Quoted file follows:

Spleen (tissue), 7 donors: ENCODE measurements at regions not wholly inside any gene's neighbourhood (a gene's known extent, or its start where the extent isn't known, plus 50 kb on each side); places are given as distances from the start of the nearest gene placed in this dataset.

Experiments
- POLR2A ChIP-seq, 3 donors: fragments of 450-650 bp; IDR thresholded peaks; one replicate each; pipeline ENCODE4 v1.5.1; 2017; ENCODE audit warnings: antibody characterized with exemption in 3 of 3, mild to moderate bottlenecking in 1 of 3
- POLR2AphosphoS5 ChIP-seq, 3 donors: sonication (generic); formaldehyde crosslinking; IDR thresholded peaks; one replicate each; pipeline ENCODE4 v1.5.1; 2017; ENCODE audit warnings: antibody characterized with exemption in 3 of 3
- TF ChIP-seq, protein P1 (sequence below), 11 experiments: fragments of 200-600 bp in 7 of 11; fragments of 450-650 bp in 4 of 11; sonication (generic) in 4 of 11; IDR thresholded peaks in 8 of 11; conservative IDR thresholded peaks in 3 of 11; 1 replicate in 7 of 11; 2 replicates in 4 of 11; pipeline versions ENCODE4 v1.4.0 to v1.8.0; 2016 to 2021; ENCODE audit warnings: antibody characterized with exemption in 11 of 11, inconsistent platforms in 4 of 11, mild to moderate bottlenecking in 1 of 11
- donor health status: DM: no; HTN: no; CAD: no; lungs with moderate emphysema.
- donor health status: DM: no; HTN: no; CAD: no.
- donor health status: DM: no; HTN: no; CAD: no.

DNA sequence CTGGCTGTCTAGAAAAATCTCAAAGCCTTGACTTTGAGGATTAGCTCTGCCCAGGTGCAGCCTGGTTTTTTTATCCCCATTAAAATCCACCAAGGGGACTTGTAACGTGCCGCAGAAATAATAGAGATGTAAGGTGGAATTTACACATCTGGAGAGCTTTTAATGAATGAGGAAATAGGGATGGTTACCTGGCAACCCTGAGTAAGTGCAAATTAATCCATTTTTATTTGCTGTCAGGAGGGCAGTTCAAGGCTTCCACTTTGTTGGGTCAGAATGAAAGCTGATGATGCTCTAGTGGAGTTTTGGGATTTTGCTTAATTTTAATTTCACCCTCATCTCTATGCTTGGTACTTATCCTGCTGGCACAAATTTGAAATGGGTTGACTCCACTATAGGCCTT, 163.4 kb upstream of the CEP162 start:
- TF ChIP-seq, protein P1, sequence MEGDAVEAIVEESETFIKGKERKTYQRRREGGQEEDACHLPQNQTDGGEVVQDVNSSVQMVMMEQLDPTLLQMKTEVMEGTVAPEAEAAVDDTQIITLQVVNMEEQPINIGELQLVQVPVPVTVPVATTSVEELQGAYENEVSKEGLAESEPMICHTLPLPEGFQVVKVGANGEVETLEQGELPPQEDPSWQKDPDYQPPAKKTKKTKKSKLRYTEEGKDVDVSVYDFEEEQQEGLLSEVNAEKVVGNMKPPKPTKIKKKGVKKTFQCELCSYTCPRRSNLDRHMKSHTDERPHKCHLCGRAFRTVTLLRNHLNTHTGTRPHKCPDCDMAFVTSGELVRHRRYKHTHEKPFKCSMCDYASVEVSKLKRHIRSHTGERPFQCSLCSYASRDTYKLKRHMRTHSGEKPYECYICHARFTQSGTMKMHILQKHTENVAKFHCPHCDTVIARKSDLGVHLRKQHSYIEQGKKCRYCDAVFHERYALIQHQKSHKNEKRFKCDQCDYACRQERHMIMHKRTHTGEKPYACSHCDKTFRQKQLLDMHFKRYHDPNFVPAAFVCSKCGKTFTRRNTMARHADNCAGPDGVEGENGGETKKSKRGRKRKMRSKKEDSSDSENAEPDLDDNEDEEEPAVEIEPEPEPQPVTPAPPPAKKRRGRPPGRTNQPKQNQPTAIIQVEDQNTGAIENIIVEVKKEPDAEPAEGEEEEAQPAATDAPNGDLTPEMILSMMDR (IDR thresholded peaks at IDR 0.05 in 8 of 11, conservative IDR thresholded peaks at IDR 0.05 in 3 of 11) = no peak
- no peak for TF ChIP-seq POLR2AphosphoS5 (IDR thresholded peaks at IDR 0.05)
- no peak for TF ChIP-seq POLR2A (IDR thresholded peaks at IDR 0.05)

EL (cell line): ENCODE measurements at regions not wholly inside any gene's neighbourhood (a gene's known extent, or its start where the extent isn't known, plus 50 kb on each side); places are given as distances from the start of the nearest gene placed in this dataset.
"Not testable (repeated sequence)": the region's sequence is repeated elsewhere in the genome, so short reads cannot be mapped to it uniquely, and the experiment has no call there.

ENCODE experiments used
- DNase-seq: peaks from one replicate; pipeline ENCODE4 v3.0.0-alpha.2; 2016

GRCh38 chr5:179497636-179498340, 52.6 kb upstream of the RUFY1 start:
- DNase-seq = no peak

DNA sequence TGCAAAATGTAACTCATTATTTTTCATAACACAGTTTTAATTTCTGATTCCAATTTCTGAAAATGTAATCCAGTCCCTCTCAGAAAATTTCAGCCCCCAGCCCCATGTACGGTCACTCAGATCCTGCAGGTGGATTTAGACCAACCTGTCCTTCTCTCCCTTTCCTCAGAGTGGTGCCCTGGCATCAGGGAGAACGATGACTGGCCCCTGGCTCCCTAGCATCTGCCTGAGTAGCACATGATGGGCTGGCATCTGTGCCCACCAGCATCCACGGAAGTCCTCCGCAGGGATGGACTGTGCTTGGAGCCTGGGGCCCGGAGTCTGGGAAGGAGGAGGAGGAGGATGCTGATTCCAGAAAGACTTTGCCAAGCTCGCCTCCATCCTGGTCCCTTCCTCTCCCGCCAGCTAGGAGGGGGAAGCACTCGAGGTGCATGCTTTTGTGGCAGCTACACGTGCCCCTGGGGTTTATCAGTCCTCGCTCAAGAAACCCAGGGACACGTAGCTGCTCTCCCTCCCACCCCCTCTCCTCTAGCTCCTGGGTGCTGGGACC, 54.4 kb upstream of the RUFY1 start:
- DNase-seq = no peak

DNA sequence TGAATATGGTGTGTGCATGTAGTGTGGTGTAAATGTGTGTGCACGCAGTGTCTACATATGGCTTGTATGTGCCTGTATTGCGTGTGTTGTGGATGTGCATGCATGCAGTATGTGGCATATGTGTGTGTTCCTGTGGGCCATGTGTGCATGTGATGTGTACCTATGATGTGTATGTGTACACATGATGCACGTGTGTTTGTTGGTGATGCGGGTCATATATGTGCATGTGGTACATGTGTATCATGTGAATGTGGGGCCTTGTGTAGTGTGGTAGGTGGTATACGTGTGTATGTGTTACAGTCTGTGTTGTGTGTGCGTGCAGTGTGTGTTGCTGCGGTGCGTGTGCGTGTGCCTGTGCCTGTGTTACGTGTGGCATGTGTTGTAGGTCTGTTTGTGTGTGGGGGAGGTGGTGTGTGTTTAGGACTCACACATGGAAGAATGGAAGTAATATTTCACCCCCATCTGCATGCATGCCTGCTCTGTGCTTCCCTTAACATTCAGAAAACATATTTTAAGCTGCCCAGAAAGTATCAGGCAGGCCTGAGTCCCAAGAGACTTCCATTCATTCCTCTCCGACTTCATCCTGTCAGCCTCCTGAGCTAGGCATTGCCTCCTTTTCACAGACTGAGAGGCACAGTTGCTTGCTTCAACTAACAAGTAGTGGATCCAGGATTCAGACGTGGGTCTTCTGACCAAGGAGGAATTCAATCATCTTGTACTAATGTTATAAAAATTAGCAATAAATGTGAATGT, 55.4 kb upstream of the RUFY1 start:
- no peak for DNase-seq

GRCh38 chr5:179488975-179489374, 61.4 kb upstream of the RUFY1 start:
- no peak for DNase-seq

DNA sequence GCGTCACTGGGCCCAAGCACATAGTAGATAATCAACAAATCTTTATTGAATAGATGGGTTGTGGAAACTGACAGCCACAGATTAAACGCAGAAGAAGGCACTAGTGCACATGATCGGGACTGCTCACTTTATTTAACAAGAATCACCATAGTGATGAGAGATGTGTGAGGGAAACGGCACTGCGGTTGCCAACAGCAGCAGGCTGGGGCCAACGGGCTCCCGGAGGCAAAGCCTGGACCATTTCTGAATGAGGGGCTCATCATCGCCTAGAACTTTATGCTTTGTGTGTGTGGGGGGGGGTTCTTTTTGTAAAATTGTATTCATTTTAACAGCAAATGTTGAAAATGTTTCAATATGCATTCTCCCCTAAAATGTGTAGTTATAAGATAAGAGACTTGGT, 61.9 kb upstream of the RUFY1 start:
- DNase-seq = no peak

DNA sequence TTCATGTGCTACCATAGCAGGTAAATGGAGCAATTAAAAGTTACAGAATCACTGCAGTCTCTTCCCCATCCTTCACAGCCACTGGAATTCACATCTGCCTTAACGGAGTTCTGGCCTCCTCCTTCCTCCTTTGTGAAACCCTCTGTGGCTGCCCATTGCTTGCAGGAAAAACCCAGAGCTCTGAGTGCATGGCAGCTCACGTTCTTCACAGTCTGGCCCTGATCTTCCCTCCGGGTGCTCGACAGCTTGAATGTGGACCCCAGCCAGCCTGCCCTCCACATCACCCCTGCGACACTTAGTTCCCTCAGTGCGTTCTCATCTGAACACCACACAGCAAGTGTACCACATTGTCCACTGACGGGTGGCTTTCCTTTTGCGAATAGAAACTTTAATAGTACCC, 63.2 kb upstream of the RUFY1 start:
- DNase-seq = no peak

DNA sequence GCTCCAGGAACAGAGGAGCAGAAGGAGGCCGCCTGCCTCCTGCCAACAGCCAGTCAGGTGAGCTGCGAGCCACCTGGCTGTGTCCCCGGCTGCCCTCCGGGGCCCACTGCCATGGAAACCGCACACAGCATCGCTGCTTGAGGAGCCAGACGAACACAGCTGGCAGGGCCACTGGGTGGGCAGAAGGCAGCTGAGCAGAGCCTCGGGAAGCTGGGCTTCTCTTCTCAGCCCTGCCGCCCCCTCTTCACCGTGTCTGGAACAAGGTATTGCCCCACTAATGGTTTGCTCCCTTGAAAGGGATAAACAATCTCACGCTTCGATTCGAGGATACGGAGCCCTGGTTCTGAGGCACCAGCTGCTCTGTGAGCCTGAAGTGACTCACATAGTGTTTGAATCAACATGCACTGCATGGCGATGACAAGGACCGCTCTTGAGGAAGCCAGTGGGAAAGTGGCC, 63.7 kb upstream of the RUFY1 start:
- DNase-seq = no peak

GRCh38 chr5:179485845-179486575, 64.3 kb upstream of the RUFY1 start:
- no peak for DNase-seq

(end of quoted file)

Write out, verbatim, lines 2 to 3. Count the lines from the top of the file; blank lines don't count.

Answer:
Experiments
- POLR2A ChIP-seq, 3 donors: fragments of 450-650 bp; IDR thresholded peaks; one replicate each; pipeline ENCODE4 v1.5.1; 2017; ENCODE audit warnings: antibody characterized with exemption in 3 of 3, mild to moderate bottlenecking in 1 of 3